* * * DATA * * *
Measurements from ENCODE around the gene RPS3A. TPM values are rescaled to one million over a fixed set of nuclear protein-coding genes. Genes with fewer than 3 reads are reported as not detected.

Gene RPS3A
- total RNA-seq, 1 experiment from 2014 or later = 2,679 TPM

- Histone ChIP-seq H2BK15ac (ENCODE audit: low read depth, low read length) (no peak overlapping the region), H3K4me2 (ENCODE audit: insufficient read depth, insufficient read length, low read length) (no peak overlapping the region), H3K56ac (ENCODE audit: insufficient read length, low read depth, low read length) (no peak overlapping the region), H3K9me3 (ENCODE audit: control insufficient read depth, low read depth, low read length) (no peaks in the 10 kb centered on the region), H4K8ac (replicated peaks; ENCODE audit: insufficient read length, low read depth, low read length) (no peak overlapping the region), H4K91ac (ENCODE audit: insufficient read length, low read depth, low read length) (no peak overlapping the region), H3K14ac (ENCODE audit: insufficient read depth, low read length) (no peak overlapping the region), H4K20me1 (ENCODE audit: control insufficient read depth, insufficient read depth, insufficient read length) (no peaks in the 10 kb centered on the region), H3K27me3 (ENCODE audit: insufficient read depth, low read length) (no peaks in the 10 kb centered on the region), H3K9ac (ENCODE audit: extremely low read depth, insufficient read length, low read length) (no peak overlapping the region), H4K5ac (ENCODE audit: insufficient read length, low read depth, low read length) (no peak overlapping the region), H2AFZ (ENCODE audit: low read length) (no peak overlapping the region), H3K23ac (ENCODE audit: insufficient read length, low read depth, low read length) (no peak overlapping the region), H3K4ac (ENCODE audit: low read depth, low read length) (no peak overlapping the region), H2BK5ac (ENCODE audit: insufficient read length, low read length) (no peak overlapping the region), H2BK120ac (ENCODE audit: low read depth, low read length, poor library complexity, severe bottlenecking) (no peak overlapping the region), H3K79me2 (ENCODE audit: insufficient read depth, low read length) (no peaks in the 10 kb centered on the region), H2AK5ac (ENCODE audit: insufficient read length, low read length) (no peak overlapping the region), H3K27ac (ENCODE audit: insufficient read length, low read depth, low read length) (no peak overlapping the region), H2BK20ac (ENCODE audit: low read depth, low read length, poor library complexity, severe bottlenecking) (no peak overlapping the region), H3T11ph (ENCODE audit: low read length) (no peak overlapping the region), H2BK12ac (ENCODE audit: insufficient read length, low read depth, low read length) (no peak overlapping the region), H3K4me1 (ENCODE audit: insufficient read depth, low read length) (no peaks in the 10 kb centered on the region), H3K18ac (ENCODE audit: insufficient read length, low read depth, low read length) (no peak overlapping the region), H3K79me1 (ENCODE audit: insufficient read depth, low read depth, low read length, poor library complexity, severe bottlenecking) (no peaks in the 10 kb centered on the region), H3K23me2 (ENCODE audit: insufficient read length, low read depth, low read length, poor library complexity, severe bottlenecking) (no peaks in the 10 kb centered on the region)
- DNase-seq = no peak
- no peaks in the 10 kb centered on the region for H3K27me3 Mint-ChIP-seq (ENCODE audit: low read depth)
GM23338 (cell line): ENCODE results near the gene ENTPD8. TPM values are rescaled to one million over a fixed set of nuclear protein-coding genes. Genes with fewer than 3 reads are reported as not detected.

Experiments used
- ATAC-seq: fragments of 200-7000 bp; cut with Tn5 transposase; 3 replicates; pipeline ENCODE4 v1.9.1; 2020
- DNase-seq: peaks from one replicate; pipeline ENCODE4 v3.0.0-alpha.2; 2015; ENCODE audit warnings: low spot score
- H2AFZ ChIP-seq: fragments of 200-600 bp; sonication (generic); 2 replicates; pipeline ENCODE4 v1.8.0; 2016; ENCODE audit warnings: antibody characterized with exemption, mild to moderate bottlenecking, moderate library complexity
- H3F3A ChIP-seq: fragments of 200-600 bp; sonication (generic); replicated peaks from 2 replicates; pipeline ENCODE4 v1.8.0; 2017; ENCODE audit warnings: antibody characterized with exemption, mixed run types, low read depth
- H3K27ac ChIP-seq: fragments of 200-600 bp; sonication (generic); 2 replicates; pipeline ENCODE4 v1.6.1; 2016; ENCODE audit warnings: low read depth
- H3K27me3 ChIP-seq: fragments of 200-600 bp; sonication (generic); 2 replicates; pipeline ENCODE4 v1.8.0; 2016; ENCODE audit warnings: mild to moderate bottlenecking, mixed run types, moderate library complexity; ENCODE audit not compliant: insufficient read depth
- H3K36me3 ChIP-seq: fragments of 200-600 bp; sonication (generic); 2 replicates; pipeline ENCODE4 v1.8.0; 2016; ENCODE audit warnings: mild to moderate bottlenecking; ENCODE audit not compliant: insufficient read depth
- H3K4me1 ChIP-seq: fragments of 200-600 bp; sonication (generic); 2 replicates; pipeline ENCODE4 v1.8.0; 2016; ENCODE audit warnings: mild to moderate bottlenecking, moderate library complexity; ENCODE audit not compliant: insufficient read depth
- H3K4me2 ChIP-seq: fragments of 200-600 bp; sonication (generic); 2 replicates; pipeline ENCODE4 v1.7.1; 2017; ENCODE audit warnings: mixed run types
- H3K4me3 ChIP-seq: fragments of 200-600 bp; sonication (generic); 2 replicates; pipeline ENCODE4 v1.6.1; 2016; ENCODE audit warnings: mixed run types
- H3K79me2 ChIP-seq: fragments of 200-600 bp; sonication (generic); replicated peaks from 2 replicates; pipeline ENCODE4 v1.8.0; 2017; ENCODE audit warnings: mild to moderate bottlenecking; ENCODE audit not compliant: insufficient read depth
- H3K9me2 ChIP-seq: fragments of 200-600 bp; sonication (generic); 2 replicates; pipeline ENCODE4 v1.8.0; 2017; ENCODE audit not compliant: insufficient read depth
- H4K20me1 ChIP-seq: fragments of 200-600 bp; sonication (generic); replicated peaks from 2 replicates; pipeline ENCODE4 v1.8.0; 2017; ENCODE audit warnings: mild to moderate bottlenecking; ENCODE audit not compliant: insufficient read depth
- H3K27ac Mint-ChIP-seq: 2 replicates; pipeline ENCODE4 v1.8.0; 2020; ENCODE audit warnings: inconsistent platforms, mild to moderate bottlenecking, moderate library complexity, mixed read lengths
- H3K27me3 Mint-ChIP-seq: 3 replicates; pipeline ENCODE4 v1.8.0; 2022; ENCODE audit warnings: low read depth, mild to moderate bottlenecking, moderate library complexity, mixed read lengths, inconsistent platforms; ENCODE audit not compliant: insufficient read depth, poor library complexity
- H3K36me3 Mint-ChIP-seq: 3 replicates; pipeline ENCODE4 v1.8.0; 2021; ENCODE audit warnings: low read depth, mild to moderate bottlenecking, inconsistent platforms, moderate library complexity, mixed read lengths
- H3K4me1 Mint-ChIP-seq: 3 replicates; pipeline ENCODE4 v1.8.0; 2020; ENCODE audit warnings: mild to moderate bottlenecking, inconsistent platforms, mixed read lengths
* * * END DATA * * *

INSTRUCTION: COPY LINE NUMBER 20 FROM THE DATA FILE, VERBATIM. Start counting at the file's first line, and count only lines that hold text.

- H3K9me2 ChIP-seq: fragments of 200-600 bp; sonication (generic); 2 replicates; pipeline ENCODE4 v1.8.0; 2017; ENCODE audit not compliant: insufficient read depth